The administration is still talking about the benefits and liabilities that could come from altering, or even eliminating, some sports teams, Eastern President David Glassman told the Council on University Planning and Budgeting at its Friday meeting.
“If we keep the status quo, that is we keep all the teams, we don’t reduce any scholarships, we keep them as it is right now, we will end up with a deficit probably this year and probably next year,” Glassman said.
The Board of Trustees has given him until the end of the semester to make a recommendation on intercollegiate athletics. However, Glassman said if extra time is needed to make a decision he will ask for it.
“I will be making recommendations based on what I think is best for university, given all aspects of the decision,” he said. “A lot of people have brought up different aspects. I am looking at those (and) will be informed by them.”
Some options could include keeping sports teams as they currently are, eliminating some, or keeping all of them and altering the number of scholarships provided.
Glassman had been talking to both Athletic Director Tom Michael and Paul McCann, vice president for business affairs, throughout the week. He said it was agreed the three of them “need to meet again very soon” to come up with a decision and solution.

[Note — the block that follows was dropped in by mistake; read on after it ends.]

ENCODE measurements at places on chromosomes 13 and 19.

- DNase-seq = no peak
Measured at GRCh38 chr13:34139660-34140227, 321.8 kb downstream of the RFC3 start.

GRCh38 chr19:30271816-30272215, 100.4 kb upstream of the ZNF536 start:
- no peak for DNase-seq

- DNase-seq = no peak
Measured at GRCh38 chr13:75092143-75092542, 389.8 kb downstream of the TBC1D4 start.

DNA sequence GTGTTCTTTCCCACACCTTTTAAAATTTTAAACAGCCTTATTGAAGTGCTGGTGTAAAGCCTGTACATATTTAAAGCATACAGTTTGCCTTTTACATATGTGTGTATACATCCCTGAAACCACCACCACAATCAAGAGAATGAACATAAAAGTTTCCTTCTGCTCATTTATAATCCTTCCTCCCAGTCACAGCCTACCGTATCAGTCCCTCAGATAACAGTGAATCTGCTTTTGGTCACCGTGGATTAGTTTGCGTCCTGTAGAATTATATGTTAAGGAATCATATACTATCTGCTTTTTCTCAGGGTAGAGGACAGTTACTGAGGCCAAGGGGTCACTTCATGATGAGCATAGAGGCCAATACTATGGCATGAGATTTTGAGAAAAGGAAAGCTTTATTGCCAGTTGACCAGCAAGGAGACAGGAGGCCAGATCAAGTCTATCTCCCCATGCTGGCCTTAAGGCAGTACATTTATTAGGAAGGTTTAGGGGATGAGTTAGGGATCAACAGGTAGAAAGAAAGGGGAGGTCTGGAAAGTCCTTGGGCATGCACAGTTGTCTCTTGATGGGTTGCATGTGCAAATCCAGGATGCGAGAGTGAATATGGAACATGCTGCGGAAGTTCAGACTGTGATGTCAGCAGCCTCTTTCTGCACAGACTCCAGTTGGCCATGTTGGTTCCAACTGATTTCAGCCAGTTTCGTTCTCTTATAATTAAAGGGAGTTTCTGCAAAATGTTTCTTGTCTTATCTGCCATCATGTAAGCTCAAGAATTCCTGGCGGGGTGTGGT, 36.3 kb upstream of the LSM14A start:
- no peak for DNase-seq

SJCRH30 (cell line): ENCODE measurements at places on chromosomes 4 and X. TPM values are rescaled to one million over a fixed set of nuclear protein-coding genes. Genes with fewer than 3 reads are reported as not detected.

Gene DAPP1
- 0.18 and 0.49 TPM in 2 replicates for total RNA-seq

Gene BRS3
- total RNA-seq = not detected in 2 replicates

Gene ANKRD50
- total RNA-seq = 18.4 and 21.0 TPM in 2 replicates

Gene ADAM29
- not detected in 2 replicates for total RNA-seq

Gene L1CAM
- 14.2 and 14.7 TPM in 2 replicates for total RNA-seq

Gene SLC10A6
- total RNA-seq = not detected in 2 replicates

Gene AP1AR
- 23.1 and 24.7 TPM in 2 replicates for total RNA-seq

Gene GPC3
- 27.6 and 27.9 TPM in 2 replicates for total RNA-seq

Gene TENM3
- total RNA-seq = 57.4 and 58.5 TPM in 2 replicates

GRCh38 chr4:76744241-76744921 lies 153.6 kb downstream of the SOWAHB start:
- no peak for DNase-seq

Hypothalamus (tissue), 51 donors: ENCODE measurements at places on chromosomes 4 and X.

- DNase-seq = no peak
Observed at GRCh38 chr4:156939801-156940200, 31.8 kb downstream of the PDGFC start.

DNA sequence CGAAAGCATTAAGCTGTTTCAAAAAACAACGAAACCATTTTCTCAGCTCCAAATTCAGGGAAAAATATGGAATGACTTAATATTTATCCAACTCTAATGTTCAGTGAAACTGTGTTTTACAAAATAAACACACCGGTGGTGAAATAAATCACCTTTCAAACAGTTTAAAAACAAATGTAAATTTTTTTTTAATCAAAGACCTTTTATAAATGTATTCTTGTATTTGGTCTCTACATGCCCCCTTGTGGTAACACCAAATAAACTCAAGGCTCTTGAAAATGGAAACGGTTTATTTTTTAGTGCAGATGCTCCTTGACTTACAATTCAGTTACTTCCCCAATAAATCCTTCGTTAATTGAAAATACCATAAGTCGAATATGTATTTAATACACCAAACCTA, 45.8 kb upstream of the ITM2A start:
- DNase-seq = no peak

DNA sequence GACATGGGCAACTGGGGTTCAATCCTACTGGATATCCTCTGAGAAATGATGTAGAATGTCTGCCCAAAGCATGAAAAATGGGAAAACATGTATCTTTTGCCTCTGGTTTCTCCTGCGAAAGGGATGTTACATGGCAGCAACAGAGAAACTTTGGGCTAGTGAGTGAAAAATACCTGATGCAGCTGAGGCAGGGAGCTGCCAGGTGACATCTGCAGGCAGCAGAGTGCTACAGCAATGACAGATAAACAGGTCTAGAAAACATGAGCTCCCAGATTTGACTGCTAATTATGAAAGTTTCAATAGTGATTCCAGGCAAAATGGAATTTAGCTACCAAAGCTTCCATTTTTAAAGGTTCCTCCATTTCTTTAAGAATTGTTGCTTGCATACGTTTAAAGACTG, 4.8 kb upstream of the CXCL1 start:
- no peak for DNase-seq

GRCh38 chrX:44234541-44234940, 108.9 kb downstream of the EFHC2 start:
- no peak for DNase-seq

He brought up an idea pointed out at Faculty Senate that cutting sports could create a negative perception of the university, which could be an issue in light of noticeable positive movements on campus following the end of the budget impasse. Though the prospects of cutting sports was something discussed even before the impasse, Glassman said there are still questions about whether the decision to cut sports would disrupt these positive movements.
CUPB chair Kathlene Shank asked whether it could be acceptable to tell the Board of Trustees that the administration was studying the issue, but cannot make a decision at this time.
“I can recommend anything (to the Board of Trustees.) I can recommend I don’t make a recommendation, but that’s not what they’re anticipating,” Glassman said.
Melody Wollan, associate chair of the School of Business, said regarding athletics, sports are not something that can just be cut one year and added back the next.
“(We’re) talking about the long-term impact of cutting a sports and athletes you’ve already committed to, and scholarships you’ve already committed to,” she said.
History professor Sace Elder suggested studying the issue for the next meeting, then discussing it and deciding as a body what the CUPB’s recommendation would be.
“I hear the president asking for our input and advice, but we haven’t really advised as a council or operated as an advisory committee,” she said.
CUPB chair Kathlene Shank liked Elder’s idea, and said athletics would be put on the agenda for the next executive committee meeting.
Cassie Buchman can be reached at 581-2812 or [email protected]